Those who argue for a pessimistic view of life point toward death and physical suffering as the two biggest factors that throw the balance into the negative ledger. If life is, in fact, dependably, more pain than gain then why bother? Schopenhauer's recommendation that suicide be considered looks quite reasonable. Why should there be any creation at all?
My wife and I were watching a documentary on oceans yesterday. The documentary included the infamous scene where baby turtles were hatching out on the beach. We watched them dash to the sea - a scene in which most of the cute little buggers were eaten by birds before they made it to the water for their first swim. That's pretty convincing footage. This will serve as exhibit "a" for the Schopenhauer / Buddhist / wheel of suffering view of things.
The baby turtle issue has political significance. If we take this as convincing evidence that creation is simply a pain factory, no motivation remains for political action of any sort. The only rational response is to try to extricate oneself from the wheel of suffering through suicide, drugs or spiritual practice. From this perspective, spiritual practice would be understood as escaping from the world - not transforming it. A pain factory is not a place where one can hope for the realization of values.If one stops to reflect on it, one realizes that the baby turtles are by no means the only example of the indifference of the creator to the amount of death and suffering that is required to produce just a few successful individuals. I was inspired to write a poem about it, which you can read, here. It might surprise you just how common this sort of thing it.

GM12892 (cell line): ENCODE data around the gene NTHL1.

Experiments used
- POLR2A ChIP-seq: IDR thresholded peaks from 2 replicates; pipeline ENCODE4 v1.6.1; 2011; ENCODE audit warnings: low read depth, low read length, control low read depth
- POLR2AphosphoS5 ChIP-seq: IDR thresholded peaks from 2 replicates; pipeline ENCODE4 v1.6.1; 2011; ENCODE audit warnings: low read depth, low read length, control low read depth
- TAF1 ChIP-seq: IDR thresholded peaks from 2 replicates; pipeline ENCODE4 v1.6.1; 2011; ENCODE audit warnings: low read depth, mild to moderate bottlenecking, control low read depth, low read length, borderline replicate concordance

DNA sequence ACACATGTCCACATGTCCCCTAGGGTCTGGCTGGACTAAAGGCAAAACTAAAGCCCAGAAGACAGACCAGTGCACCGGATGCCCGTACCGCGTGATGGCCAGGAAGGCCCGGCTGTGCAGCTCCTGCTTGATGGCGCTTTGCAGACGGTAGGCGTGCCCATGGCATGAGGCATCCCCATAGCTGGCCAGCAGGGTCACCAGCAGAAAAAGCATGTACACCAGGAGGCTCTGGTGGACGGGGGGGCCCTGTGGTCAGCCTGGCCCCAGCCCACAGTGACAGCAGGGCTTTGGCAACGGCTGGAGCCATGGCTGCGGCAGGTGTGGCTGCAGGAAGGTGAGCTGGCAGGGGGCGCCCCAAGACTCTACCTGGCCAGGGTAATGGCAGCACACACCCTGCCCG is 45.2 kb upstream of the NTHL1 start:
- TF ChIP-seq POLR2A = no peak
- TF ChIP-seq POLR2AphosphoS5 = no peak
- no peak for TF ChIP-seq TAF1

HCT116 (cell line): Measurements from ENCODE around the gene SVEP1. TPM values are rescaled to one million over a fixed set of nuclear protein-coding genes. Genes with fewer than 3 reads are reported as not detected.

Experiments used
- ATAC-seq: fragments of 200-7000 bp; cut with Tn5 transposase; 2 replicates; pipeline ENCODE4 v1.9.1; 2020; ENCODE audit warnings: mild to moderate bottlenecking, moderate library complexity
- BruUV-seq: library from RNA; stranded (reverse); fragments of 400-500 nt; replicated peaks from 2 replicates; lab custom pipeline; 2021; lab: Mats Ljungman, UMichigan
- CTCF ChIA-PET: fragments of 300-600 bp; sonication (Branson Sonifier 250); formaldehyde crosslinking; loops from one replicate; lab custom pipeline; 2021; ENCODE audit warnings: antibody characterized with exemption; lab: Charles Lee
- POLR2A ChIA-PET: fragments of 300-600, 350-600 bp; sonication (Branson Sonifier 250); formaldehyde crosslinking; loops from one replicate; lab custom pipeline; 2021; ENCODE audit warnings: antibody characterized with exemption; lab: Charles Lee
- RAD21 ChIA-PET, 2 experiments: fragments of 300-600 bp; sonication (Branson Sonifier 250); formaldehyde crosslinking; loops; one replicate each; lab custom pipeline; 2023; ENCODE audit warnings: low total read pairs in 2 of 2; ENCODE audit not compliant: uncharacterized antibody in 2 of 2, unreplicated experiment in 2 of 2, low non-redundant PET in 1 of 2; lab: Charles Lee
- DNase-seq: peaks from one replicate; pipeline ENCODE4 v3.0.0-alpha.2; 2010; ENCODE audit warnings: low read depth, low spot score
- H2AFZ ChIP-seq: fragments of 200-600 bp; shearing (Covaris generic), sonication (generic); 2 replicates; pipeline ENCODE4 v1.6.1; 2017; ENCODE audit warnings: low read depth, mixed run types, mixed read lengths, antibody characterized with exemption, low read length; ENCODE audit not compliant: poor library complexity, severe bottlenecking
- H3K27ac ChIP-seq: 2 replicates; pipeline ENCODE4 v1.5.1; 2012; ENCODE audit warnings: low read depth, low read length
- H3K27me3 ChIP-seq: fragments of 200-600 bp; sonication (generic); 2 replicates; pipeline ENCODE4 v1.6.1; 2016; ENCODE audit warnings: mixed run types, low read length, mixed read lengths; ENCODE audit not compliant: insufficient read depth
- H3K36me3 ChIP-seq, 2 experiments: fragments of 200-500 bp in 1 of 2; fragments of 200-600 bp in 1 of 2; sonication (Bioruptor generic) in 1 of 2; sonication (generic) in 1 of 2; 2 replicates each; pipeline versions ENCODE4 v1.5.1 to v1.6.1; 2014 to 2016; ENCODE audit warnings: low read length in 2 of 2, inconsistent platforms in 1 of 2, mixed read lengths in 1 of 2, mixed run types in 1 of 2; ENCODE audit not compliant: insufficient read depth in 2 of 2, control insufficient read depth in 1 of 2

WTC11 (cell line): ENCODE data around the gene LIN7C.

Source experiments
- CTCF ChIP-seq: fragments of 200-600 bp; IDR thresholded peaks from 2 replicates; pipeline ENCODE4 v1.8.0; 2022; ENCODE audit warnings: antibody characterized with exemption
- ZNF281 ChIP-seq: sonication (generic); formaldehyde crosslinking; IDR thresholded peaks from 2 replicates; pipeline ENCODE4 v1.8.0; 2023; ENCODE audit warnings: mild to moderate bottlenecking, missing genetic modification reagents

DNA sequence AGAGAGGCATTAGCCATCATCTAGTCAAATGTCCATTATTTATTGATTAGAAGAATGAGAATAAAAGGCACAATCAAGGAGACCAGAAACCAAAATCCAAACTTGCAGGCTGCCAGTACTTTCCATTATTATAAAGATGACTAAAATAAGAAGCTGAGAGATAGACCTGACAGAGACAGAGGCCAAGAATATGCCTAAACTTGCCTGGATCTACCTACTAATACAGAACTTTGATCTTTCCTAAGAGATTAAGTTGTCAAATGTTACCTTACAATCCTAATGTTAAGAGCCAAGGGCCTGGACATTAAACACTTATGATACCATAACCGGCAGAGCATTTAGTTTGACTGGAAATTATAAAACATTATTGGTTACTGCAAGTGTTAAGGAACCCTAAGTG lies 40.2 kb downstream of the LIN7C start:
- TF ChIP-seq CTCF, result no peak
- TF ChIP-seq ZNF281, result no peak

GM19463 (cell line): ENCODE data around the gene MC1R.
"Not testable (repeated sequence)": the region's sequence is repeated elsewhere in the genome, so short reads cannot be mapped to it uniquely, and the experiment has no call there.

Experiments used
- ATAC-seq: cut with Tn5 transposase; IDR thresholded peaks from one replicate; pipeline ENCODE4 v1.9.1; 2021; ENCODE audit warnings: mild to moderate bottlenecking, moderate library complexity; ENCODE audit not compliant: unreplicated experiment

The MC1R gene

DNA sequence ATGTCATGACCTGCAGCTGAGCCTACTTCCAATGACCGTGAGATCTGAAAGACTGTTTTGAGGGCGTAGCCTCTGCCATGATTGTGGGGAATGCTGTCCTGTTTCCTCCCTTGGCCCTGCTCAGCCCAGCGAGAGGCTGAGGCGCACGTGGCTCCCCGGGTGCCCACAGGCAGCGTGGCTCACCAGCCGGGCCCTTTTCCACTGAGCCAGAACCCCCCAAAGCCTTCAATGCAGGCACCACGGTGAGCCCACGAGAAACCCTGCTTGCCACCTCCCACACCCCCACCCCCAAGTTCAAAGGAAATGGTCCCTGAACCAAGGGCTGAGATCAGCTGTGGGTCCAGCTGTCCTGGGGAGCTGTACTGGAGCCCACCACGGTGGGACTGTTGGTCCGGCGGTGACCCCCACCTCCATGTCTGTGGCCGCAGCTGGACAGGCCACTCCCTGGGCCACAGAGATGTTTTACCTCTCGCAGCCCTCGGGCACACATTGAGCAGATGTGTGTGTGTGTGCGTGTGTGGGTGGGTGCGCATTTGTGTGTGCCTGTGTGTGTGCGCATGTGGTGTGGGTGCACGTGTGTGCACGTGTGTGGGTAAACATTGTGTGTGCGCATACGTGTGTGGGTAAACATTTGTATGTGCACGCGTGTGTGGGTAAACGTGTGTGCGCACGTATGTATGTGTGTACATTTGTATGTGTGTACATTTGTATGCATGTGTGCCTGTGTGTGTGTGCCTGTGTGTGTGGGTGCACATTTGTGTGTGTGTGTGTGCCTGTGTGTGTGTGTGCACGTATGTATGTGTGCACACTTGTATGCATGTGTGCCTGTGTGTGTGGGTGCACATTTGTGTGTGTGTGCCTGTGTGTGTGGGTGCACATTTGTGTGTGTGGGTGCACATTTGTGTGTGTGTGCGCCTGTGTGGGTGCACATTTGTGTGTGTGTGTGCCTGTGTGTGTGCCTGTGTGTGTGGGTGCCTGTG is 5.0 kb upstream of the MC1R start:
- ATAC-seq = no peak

So let's have a look at the first major argument against creation as a place where one can reasonably hope to have an existence that is more gain than pain. Death. Death is the enemy - the ultimate negation of all our efforts. The entire (huge) medical establishment exists to battle it.
First it might be a good thing to look at the evidence we do have: people who have died and returned. I have talked with three people who returned with something to tell, and read many accounts. The general consensus can be summed up simply: death is great. It's a matter of being bathed in a warm loving light. Well, if a nurse came into my little examining room and said, "You need to prepare yourself, Mister Hunter. We're going to need to bathe you in a warm loving light," I would be prepared in a jiffy.
Not everybody reports the WWL (warm loving light) though. I may have had a near-death experience with my gallbladder extrication and it was no experience at all. Just being given something that made me doze off and then waking with a pain in my side. And that's lots of people's experience. So can we safely conclude that no very firm conclusion is justified by the data? Not recalling any tunnels of light is not conclusive. We don't remember most dreams, after all. So why should we expect to remember journeys out of our bodies during near-death experiences? Or we can argue that the visions are just a bit of residual brain flickering. How can we be sure? But one thing is clearly established by the data: for a fair number of people their death experience is by far the most pleasant experience they have ever had. Better than steak. Better than sex. Better than a warm shower. I mean really nice. I can't believe they are all lying. This doesn't prove all the other beliefs that they come back with. Maybe these those are just dreams the self provides itself to help it swallow a bitter pill. But the positive death experiences at least raise a question about the validity of death as the great negator of life.